Saturday, February 23, 2013

The March Of Dimes




On this day, February 23 in 1954, a group of children from Arsenal Elementary School in Pittsburgh, Pennsylvania, receive the first injections of the new polio vaccine developed by Dr. Jonas Salk.

Poliomyelitis, also called infantile paralysis, based on its propensity to affect children. was a highly contagious disease that emerged in terrifying outbreaks and seemed impossible to stop. Attacking the nerve cells and sometimes the central nervous system, polio caused muscle deterioration, paralysis and even death. Even as medicine vastly improved in the first half of the 20th century in the Western world, polio still struck, affecting mostly children but sometimes adults as well. The most famous victim of a 1921 outbreak in America was future President Franklin Delano Roosevelt, then a young politician. The disease spread quickly, leaving his legs permanently paralyzed.

Victim of Infantile Paralysis

In the late 1940s, the March of Dimes, a grassroots organization founded with President Roosevelt's help to find a way to defend against polio.

The March Of Dimes
I well remember seeing this display of a charitable plea on virtually every retail store's counter, right next to the cash register. And believe me, even a dime back in those days was a good deal of money.

Here is another display

The organization enlisted Dr. Jonas Salk, head of the Virus Research Lab at the University of Pittsburgh. Salk found that polio had as many as 125 strains of three basic types, and that an effective vaccine needed to combat all three. By growing samples of the polio virus and then deactivating, or "killing" them by adding a chemical called formalin, Salk developed his vaccine, which was able to immunize without infecting the patient.

Dr. Jonas Salk -- 1954
Mass inoculations began in 1954, and by August 1955 some 4 million shots had been given. There is still no cure for polio once it has been contracted, but the use of vaccines has virtually eliminated polio in the United States. Globally, there are now around 250,000 cases each year, mostly in developing countries. The World Health Organization has set a goal of eradicating polio from the entire world.

Note: I have never been immunized for polio. I left high school just before the serum was made available in my hometown, and the institution-based process never caught up to me.



charity [CHAYR-uh-tee]
1. Provision of help or relief to the poor; almsgiving.
2. Something given to help the needy; alms.
3. An institution, organization, or fund established to help the needy.
4. Benevolence or generosity toward others or toward humanity.
5. Indulgence or forbearance in judging others.
mercy, leniency, clemency, charity

These nouns mean humane and kind, sympathetic, or forgiving treatment of or disposition toward others.

The practice of charity means the voluntary giving of help to those in need who are not related to the giver.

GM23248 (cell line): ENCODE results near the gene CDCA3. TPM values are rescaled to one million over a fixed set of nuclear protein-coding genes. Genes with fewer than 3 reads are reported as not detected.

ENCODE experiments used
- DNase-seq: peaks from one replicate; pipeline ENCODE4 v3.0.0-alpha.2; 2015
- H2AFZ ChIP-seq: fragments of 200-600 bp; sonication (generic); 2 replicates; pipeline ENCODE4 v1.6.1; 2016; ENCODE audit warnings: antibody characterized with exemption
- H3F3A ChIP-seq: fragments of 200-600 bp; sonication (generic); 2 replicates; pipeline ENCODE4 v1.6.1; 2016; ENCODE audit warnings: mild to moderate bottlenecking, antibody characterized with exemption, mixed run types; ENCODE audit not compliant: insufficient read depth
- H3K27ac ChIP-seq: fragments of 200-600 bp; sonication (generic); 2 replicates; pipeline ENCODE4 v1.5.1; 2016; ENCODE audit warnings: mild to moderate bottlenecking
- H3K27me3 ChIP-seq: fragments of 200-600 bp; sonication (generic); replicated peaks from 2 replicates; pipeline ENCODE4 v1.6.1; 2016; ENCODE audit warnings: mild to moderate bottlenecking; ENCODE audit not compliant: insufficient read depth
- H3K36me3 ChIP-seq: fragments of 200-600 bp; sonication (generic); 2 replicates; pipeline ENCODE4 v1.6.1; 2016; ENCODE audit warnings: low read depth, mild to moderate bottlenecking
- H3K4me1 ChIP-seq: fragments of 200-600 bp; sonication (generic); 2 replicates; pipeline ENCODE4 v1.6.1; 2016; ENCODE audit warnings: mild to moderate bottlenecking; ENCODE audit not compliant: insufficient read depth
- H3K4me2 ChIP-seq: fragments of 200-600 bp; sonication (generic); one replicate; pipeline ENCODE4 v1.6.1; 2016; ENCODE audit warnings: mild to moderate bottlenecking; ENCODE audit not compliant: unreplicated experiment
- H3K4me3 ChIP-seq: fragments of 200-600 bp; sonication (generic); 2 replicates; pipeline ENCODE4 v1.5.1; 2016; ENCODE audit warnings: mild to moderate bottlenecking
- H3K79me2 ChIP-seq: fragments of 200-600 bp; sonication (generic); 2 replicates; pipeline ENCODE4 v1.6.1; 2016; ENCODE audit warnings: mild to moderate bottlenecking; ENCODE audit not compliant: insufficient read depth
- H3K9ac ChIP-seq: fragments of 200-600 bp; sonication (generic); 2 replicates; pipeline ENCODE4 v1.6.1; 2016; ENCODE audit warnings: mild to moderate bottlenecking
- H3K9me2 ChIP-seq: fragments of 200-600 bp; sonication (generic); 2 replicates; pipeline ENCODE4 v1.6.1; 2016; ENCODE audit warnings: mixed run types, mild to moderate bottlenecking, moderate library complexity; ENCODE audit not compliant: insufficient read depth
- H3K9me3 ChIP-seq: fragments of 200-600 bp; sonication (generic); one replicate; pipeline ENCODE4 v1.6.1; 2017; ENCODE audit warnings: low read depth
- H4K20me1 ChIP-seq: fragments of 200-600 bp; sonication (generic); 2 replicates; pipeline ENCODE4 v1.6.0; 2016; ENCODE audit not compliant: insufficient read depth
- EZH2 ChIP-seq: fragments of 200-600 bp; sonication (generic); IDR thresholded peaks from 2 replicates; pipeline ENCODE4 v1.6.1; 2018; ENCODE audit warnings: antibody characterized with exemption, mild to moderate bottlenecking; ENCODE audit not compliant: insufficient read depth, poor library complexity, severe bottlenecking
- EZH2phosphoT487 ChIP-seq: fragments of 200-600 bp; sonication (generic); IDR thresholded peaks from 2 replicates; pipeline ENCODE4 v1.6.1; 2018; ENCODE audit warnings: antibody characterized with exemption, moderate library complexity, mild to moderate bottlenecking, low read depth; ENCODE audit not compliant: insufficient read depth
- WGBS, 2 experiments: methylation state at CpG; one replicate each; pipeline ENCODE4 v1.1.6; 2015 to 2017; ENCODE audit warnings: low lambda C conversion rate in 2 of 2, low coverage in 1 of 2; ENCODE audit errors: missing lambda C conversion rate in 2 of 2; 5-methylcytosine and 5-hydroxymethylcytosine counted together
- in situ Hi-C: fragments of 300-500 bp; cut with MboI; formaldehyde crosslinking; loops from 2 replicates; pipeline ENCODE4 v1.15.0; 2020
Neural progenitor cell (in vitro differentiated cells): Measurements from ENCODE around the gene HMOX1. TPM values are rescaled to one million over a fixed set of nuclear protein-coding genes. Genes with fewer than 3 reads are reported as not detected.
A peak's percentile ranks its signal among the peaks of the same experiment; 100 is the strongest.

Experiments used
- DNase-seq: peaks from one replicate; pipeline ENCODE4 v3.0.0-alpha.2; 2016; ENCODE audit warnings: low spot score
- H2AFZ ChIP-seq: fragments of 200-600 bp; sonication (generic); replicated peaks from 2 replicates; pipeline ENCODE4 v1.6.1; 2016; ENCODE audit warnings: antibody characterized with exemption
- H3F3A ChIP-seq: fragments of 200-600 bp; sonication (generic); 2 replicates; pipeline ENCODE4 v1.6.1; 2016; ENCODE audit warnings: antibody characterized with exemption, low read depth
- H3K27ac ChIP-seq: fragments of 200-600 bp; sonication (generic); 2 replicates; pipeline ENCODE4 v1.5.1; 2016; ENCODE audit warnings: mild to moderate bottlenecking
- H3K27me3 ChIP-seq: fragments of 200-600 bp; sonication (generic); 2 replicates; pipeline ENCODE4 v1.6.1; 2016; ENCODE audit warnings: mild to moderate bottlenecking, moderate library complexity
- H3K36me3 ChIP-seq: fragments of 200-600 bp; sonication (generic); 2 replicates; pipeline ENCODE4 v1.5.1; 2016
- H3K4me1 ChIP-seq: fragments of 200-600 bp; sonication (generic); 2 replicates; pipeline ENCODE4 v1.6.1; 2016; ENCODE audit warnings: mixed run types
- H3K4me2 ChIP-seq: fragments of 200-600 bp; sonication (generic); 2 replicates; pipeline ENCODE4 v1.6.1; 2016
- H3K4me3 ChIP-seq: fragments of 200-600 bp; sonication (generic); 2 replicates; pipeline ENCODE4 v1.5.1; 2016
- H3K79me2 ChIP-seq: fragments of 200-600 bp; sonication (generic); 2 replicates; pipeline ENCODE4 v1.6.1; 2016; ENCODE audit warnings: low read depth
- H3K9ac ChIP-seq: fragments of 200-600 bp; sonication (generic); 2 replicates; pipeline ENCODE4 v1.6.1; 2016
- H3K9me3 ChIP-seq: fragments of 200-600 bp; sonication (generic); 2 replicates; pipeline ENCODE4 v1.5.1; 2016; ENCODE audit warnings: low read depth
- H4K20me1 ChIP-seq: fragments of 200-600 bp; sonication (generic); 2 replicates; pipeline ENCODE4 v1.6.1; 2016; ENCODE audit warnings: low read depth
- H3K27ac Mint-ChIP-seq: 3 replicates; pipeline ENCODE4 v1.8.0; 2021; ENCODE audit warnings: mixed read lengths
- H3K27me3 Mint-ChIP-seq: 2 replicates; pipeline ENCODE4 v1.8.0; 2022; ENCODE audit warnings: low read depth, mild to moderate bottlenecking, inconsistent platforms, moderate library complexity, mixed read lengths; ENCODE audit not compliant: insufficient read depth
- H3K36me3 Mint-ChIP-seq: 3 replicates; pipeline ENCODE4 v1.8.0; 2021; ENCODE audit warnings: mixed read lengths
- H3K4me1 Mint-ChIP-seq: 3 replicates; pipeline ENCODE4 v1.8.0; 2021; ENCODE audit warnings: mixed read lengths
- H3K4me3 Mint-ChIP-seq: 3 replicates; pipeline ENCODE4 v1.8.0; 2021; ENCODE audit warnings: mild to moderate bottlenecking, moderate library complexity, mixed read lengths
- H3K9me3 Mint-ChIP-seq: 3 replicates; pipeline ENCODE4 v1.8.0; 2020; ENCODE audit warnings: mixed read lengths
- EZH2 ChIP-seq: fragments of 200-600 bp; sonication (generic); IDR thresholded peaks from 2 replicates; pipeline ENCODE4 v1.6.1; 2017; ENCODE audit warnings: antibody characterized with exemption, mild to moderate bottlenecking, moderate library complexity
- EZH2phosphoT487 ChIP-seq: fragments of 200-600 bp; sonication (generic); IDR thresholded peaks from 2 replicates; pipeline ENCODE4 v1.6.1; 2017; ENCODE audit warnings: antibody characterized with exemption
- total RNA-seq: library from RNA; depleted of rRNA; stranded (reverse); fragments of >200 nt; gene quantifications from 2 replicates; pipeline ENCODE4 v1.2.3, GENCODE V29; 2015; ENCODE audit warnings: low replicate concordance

Most forms of charity are concerned with providing food, water, clothing, and shelter, and tending the ill, but other actions may be performed as charity: visiting the imprisoned or the homebound, dowries for poor women, ransoming captives, educating orphans.



W.E.B. DuBois
 Born Feb 23, 1868
Died Aug 27, 1963

William Edward Burghardt "W. E. B." Du Bois was an American sociologist, historian, civil rights activist, Pan-Africanist, author and editor. Born in western Massachusetts, Du Bois grew up in a tolerant community and experienced little racism as a child. After graduating from Harvard, where he was the first African American to earn a doctorate, he became a professor of history, sociology and economics at Atlanta University. Du Bois was one of the co-founders of the National Association for the Advancement of Colored People (NAACP) in 1909.

Du Bois was a prolific author. His collection of essays, The Souls of Black Folk, was a seminal work in African-American literature; and his 1935 magnum opus Black Reconstruction in America challenged the prevailing orthodoxy that blacks were responsible for the failures of the Reconstruction era.

The Souls Of Black Folk can be read here

Born Feb 23, 1965
Age:   47 years old

Kristin Landen Davis is an American actress. She first rose to prominence and achieved fame for playing the role of Brooke Armstrong on Melrose Place and went on to achieve greater success as Charlotte York Goldenblatt on HBO's Sex and the City.

 Born Feb 23, 1951
Age:  61 years old

Patricia Castle Richardson is an American television and film actress best known for her portrayal of Jill Taylor on the sitcom Home Improvement.

 Born Feb 23, 1940
Age:  72 years old

Peter Henry Fonda is an American actor. He is the son of Henry Fonda, brother of Jane Fonda, and father of Bridget and Justin Fonda (by first wife Susan Brewer, stepdaughter of Noah Dietrich). Fonda is an icon of the counterculture of the 1960s. In 1968, Fonda produced and starred in Easy Rider, the classic film for which he is best known.


A bone to the dog is not charity. Charity is the bone shared with the dog, when you are just as hungry as the dog.
--Jack London

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